Then while making this film, the entire world came under siege which led me to realise just how universal this tale is.

But the cruelest twist of fate was yet to come.

Sayed wrote his book against a backdrop of conflict in October 2000, after 13 Palestinian citizens were killed by Israeli police. The unrest followed the provocative visit by Ariel Sharon, then head of the opposition, to the Temple Mount and the Al Aqsa mosque.

As I awaited news from Cannes, another war broke out. Again a politically-motivated nationalist provocation. Again all hell broke loose. Again the death of so many innocents. Again people clung to their old beliefs like comfy pillows. Again the fear. Again humanity resorted to segregation as the answer to all of its problems.

Naive as it may sound, I would like to dedicate this film to everyone living on that wounded piece of land which some call Palestine and some call Israel, and I would rather call Home.



Main Cast

Alex Bakri: Sami

Born in 1978 in the Palestinian village Beane in the Galilee/ Israel, Alex Bakri studied Cinema and Media in the College of Technology and Media Instruction in Tel-Aviv.

He was an actor in diverse cinema films such as “The Time That Remains” (2009) by Elia Suleiman. Since 2007, he has directed several short films such as “Ajameyoun” (2007).

Festivals: Voices Festival Toronto, Israel and New York festivals, and video installations. He then worked as a DOP and camera man (u.a. “Wajd” 2014 by Firas Roby, Award: ""Best Film"" at Lebanese ""Tyre International Short Film Festival 2014""; 'Cinema Jenin' (documentary) 2011 by Marcus Vetter; Award: German Camera Prize in section of cut 2012,Festivals: DIFF, IDFA). As a film editor he made a lot of short films and Video Art productions, then worked as an editor for the Palestinian TV in Ramallah.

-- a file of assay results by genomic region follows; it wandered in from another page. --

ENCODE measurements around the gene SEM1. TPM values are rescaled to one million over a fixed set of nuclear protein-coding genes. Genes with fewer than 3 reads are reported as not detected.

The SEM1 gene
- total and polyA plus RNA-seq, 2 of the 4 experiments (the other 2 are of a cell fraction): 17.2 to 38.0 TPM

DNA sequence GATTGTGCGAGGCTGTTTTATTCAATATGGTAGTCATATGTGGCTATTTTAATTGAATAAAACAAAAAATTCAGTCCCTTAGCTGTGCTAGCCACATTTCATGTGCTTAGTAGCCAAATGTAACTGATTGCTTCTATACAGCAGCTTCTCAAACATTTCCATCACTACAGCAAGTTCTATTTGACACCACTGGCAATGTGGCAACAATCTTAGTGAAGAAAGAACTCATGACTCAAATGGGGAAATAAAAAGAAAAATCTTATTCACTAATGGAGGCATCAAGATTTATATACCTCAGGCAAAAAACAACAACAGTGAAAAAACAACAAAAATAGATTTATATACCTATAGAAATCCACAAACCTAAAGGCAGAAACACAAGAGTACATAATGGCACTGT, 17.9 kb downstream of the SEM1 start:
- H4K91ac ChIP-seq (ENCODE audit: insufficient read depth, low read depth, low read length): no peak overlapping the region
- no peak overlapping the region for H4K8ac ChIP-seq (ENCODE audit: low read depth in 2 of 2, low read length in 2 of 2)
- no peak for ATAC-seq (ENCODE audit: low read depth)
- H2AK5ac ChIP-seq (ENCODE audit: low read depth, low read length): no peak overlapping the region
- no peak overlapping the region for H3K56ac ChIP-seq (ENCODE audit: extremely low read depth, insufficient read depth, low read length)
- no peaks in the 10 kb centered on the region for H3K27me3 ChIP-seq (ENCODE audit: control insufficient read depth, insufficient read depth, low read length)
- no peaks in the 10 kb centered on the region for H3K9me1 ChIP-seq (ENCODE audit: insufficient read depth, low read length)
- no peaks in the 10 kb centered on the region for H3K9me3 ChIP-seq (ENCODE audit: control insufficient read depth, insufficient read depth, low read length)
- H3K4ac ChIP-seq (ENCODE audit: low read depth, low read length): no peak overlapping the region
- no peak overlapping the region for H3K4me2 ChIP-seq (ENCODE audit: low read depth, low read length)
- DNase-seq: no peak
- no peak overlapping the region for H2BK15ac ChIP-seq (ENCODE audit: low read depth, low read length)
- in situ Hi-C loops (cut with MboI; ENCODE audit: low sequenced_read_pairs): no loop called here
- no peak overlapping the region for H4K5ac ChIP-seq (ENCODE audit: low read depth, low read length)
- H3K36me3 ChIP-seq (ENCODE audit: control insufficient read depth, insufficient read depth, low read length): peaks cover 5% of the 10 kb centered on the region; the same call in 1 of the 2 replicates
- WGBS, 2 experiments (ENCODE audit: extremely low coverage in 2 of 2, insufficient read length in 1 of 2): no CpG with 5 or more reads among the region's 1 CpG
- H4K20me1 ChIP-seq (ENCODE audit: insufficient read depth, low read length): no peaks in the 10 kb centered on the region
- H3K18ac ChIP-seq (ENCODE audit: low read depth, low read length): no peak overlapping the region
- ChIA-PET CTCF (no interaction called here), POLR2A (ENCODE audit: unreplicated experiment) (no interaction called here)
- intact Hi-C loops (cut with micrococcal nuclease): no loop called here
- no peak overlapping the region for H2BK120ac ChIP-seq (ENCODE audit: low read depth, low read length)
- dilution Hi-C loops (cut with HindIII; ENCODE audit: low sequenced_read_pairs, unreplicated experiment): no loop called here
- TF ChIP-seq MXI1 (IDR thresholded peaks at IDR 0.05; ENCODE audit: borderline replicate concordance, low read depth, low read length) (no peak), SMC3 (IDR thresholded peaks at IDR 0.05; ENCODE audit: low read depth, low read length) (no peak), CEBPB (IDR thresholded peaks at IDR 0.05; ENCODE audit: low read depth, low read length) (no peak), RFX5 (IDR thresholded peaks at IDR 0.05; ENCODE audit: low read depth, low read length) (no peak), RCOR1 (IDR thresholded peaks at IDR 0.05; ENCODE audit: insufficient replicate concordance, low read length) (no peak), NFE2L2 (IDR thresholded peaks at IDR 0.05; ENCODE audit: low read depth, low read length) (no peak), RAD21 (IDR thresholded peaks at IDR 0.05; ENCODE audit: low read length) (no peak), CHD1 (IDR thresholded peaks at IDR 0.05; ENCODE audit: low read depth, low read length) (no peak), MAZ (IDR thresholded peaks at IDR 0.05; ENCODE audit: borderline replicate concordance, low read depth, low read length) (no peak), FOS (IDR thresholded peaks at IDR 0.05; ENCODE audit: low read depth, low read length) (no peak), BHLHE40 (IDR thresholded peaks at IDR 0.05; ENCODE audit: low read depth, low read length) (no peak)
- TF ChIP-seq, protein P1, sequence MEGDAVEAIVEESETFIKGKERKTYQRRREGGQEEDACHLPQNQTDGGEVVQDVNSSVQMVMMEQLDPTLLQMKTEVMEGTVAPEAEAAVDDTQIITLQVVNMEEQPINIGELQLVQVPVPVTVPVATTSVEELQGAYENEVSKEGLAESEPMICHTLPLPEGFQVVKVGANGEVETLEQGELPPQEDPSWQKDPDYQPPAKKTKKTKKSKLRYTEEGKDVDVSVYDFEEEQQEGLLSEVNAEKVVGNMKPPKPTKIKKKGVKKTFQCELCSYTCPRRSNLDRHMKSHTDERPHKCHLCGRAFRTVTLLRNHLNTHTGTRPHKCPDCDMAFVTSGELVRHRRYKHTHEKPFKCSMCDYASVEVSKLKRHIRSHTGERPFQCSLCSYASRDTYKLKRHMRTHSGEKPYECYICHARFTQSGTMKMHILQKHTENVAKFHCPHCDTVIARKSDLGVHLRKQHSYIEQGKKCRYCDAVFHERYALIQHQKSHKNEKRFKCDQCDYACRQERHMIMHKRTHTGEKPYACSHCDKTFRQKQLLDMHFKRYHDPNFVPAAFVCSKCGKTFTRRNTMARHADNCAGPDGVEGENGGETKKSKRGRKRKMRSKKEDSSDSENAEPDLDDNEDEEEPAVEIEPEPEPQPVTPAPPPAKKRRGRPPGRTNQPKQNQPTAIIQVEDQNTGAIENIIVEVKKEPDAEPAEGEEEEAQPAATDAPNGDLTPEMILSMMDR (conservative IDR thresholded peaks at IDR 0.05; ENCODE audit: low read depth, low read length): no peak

Since 2013, he has been working as a freelancer for German Film- and TV productions (Basis Berlin, Kurhaus Productions Baden-Baden) as well as for the German TV (SWR Baden-Baden). He edited various documentaries, such as “Taste Of Cement” by Ziad Kalthoum, which won, amongst other European and international festivals, the European Doc Alliance Award 2017 in Locarno, and was nominated for the European Film Award 2017. He is currently in the selection for the Deutsche Filmpreis.

Juna Suleiman: Mira

Born in 1981 in Nazareth, Juna Suleiman is a Palestinian filmmaker, who graduated from Tel Aviv University, Faculty of Arts, Cinema and Television in 2006.

Juna directed, filmed, produced and co-edited her first feature documentary “Mussolini’s Sister;” world premiering at IDFA 2018 – First Appearance Competition. The film won two prizes at DocAviv festival in 2019 in Israel (Best Debut Film and Best Cinematography award.)

Juna is also the casting director of many notable feature films including “The Time that Remains” and “It Must Be Heaven"" by Elia Suleiman, “Omar” by Hany Abu Assad, and “Let it be Morning” by Eran Kolirin.

Juna is a former fellow at Akademie Schloss Solitude in Stuttgart / Germany (2013).

Salim Daw: Tarek